The next day, frustrated with soaking clothes that wouldn’t dry and worried about being trapped in the town for another night, we waited for news of the road opening. At midday we got the go ahead, so sped off back to Greymouth, where we’d camped a few days before, and remapped our route.

We needed to cut across the country, and after an hour’s wait due to (another) flooded bridge on that road, we were on our way. The sights were absolutely unreal for the whole route, making the further delay totally worthwhile!

Southern Highway 73

Following a brief kip in Winchester, we reached Lake Tekapo and immediately decided it was the most beautiful place we’d seen yet. We drove up to the Canterbury University Observatory for a higher look across the lake and spent the day wandering around the quaint town.

That evening, I was desperate to stargaze as I’d heard it was the best place for it in New Zealand, so we snuck to a non-camping spot overlooking the lake and met a lovely German couple who had rented the patch of land from a farmer for that evening. We saw shooting stars and satellites glinting in the black sky, with the milky way streaking across it. It was so beautiful that we lost track of time and had a rushed sleep before darting off at 6am to avoid the land owner!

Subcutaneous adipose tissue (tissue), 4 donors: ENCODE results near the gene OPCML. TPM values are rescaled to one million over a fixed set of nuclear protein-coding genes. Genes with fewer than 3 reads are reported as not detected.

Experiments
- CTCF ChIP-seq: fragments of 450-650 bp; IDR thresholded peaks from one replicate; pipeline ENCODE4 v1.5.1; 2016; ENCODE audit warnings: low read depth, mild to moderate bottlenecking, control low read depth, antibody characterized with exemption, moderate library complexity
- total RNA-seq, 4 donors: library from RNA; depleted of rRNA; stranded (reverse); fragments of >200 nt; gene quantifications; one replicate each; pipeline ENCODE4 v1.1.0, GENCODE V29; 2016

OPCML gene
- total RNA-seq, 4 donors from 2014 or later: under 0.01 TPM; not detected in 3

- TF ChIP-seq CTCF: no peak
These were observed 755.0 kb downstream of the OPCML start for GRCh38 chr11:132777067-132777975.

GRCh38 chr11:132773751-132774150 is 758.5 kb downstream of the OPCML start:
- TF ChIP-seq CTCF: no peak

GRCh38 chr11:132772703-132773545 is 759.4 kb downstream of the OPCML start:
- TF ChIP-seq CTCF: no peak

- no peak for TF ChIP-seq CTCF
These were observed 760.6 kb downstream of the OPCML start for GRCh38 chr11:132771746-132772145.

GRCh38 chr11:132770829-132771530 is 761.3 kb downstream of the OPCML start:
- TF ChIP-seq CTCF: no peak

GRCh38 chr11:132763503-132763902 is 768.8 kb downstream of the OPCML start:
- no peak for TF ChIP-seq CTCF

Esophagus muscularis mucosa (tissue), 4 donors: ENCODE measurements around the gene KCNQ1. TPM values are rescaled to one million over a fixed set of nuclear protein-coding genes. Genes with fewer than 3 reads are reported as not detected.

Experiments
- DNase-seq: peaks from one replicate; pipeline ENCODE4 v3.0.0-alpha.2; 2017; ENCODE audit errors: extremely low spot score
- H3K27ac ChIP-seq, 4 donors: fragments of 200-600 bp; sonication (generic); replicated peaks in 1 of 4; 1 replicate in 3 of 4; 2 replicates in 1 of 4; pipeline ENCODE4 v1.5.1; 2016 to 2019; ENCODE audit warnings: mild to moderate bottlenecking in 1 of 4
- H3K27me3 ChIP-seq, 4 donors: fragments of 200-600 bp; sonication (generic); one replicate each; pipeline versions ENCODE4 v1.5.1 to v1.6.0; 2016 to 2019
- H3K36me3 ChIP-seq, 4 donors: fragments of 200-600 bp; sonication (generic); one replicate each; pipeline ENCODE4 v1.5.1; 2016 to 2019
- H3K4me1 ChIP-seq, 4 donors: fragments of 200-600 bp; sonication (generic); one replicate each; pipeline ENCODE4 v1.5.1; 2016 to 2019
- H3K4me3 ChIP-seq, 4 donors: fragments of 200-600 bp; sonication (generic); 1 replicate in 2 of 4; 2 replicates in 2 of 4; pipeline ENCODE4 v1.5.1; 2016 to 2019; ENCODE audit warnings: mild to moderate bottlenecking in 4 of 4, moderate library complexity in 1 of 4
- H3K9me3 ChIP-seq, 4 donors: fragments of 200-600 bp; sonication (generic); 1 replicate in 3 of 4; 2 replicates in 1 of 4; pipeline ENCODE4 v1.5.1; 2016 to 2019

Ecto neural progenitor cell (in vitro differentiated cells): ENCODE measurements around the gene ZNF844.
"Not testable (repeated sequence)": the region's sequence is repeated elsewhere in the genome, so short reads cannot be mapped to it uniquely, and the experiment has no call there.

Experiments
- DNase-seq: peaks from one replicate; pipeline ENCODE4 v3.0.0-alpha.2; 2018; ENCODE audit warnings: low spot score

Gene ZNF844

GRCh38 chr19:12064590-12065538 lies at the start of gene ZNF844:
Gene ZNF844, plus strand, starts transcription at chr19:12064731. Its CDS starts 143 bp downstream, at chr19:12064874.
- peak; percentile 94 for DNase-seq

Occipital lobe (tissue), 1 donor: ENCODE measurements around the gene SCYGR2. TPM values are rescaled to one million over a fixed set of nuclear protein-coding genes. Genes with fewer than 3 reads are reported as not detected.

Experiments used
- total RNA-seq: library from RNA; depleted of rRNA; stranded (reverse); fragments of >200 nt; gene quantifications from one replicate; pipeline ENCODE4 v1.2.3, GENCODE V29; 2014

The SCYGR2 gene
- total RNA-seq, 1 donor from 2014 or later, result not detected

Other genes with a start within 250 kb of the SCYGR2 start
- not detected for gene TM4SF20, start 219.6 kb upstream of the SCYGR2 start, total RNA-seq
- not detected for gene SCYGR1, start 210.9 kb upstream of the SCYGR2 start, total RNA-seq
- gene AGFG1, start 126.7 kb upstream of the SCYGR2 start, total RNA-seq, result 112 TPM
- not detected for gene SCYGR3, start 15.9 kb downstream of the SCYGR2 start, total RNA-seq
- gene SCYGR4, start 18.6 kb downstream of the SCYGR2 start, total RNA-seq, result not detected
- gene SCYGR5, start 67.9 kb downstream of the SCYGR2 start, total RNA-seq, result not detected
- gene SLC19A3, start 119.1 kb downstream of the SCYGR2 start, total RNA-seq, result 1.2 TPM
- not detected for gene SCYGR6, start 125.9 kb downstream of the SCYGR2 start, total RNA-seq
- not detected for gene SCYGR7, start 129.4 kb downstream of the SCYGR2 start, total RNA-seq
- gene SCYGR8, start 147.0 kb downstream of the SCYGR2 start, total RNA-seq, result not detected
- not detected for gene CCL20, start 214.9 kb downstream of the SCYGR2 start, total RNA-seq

Lake Tekapo

After a very early start, we treated ourselves to a day at Tekapo Springs in the hot pools to relax and enjoy a shower. We hadn’t had sunbathing weather for a while, so it was nice to wind down in a sunlounger with the view of the gorgeous blue lake and mountain ranges ahead of us.

Tekapo Springs

Over the next few days, we indulged in some of the most incredible natural wonders this country has on offer. We enjoyed two walks in the Mount Cook area, our favourite being to the Tasman Glacier where we saw icebergs floating at the foot of the Southern Alps.

Tasman Glacier

Then we arrived in Wanaka, a little town which we loved, and which would be our gateway to the Southern Highway 6 towards Haast, which was a road we’d been told had views we couldn’t miss. Travelling up and back down again, we saw landscapes across Lake Wanaka and Wanea as well as a beautiful Fantail Falls which has crystal clear water.

Lake Wanaka tree

Views from Southern Highway 6

Spending a few days soaking up the scenery has been a perfect way to conclude three months of travelling. It has been the best experience of my life so far, and I am appreciating every second of the last month we have here in amazing New Zealand. I’ll be sad to say goodbye to this part of our world! It’s a treasure.